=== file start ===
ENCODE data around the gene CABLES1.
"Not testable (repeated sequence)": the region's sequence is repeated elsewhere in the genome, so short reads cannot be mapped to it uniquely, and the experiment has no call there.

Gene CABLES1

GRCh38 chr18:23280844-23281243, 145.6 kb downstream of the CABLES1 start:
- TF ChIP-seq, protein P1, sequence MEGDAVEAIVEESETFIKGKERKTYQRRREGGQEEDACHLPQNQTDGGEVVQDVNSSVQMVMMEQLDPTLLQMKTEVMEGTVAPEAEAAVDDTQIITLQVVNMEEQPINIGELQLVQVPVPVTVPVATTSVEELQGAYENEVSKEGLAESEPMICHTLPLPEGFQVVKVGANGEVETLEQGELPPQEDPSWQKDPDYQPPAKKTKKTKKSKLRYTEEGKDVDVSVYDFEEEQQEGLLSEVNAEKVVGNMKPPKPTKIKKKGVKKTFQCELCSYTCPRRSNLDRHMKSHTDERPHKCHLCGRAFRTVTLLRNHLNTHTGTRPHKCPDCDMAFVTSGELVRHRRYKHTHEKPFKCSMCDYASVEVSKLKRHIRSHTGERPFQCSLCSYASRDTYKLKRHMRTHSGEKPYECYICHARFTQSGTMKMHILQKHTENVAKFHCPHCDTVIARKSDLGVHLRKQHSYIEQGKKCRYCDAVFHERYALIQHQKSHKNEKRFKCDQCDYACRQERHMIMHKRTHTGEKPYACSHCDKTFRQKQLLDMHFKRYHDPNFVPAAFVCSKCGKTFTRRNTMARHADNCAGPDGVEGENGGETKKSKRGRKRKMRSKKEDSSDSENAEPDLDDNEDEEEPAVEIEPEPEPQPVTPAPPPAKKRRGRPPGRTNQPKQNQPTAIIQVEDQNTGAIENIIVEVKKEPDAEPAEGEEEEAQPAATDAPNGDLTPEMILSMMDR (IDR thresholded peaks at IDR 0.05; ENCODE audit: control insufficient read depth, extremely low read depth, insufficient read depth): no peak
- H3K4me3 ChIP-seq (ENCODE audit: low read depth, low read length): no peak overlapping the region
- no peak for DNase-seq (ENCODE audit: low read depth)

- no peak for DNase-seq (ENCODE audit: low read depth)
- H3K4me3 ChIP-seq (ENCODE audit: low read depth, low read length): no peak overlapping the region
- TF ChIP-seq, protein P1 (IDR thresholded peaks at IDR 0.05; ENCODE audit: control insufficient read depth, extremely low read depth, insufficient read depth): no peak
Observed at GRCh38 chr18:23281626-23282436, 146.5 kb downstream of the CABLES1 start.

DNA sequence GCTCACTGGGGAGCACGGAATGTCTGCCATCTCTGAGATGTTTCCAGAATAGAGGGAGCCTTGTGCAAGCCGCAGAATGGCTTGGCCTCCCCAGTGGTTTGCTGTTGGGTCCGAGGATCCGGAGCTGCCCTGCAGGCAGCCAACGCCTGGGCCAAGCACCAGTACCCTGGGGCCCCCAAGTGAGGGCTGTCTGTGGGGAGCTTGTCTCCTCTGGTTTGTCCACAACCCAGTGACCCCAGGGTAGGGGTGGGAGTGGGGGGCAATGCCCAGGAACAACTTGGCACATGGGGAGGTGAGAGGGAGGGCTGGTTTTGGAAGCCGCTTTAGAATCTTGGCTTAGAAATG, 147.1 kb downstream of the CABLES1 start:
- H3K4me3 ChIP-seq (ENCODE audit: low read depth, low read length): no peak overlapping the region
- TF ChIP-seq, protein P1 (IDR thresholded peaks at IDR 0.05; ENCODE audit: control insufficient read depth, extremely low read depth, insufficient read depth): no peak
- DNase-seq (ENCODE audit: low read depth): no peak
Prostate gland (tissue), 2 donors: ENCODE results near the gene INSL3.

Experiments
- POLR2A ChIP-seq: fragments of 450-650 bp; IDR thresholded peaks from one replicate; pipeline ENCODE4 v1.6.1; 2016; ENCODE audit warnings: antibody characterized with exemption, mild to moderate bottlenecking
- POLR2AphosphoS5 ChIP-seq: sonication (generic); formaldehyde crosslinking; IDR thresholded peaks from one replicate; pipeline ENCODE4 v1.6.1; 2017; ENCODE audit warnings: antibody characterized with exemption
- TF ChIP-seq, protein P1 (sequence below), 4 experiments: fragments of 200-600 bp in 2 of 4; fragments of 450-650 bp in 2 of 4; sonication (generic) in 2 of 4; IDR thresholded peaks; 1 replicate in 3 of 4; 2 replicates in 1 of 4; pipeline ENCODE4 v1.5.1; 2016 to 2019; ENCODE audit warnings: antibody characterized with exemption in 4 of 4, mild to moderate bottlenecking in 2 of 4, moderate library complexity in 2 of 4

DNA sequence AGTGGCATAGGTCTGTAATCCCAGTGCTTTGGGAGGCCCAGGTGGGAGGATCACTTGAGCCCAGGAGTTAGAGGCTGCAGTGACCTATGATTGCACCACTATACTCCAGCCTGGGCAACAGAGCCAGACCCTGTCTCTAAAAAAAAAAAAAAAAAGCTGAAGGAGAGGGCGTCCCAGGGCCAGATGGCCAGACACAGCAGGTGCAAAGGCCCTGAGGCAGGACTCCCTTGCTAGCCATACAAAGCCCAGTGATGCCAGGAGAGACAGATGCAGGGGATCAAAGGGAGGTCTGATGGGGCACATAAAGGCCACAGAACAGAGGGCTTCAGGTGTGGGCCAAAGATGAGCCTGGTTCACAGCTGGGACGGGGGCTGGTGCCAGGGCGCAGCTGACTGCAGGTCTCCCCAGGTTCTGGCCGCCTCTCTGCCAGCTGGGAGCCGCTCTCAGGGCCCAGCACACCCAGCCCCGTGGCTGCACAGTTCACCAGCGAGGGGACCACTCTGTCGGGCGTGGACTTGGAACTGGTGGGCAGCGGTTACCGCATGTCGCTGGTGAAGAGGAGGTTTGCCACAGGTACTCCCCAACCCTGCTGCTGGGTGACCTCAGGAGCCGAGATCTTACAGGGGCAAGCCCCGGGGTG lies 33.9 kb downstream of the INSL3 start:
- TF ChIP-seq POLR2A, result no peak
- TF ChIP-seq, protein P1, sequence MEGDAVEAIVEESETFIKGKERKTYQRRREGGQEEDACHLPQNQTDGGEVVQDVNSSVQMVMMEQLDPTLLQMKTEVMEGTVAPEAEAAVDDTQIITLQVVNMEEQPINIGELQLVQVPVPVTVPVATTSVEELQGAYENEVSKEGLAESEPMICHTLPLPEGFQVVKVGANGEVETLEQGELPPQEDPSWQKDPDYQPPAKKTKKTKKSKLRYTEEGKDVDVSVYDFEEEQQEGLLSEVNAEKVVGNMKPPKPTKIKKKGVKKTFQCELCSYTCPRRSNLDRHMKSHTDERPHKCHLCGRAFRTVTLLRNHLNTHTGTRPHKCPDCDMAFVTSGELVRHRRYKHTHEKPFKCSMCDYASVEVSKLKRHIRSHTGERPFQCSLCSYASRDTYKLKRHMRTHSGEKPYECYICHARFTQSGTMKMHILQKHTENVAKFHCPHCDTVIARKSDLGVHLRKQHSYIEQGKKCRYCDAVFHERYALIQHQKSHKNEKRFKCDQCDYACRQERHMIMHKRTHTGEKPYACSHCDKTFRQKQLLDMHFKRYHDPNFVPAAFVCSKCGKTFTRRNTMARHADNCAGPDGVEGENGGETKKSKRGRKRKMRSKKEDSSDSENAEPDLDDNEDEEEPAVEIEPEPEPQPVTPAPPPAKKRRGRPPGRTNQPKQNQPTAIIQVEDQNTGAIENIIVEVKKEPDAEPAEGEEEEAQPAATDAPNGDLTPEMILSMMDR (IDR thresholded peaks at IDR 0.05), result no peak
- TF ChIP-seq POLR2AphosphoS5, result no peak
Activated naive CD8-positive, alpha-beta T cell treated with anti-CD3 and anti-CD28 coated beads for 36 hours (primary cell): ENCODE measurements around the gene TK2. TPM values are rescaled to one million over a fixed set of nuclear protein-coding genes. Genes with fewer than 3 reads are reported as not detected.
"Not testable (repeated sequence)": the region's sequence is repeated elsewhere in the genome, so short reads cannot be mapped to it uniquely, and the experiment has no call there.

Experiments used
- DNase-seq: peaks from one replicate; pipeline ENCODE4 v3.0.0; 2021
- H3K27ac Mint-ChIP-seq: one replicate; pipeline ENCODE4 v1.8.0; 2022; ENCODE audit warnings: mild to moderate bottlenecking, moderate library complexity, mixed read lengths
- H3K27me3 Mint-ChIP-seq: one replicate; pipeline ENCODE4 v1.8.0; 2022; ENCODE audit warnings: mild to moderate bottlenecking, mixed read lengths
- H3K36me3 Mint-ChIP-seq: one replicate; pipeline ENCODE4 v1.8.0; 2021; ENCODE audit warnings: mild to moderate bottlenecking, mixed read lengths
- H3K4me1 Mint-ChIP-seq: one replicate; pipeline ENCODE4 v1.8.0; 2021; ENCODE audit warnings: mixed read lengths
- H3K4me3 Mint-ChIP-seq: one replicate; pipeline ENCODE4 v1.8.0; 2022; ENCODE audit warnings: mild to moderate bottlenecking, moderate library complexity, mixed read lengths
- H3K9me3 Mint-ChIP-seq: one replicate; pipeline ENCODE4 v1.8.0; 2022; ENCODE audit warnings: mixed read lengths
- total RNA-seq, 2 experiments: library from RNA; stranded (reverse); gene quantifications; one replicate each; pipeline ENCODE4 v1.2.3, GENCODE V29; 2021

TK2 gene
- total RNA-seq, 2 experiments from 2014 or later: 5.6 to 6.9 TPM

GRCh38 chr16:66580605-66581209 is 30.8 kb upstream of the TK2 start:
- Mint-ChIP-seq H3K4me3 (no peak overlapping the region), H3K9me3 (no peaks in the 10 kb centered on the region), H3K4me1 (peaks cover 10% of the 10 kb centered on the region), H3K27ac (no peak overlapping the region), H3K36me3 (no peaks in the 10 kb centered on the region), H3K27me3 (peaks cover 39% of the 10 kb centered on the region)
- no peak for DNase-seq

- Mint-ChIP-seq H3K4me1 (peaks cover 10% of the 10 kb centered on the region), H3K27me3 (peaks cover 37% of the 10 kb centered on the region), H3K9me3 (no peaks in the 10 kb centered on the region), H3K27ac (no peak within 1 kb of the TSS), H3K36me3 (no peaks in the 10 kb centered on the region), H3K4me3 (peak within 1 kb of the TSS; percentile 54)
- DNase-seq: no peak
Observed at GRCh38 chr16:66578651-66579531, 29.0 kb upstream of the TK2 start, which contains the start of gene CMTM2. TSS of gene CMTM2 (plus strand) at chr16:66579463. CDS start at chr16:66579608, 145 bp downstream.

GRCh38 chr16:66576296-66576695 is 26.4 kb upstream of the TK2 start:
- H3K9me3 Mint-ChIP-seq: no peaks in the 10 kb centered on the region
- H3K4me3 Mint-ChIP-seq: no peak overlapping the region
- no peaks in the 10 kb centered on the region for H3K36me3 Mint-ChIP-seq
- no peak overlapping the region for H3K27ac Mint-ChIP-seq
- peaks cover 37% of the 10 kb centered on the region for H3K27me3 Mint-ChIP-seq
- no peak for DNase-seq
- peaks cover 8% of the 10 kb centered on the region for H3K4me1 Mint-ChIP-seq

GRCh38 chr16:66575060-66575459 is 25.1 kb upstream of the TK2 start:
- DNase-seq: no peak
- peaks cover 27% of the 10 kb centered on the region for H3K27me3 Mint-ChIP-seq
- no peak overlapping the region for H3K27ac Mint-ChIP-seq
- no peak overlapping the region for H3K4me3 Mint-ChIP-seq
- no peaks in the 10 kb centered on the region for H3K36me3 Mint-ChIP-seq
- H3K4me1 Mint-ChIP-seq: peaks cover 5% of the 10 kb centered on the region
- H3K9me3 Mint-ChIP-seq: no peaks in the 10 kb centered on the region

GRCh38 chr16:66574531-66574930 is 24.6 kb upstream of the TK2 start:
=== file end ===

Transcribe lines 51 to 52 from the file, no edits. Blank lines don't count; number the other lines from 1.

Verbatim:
- peaks cover 8% of the 10 kb centered on the region for H3K4me1 Mint-ChIP-seq

GRCh38 chr16:66575060-66575459 is 25.1 kb upstream of the TK2 start: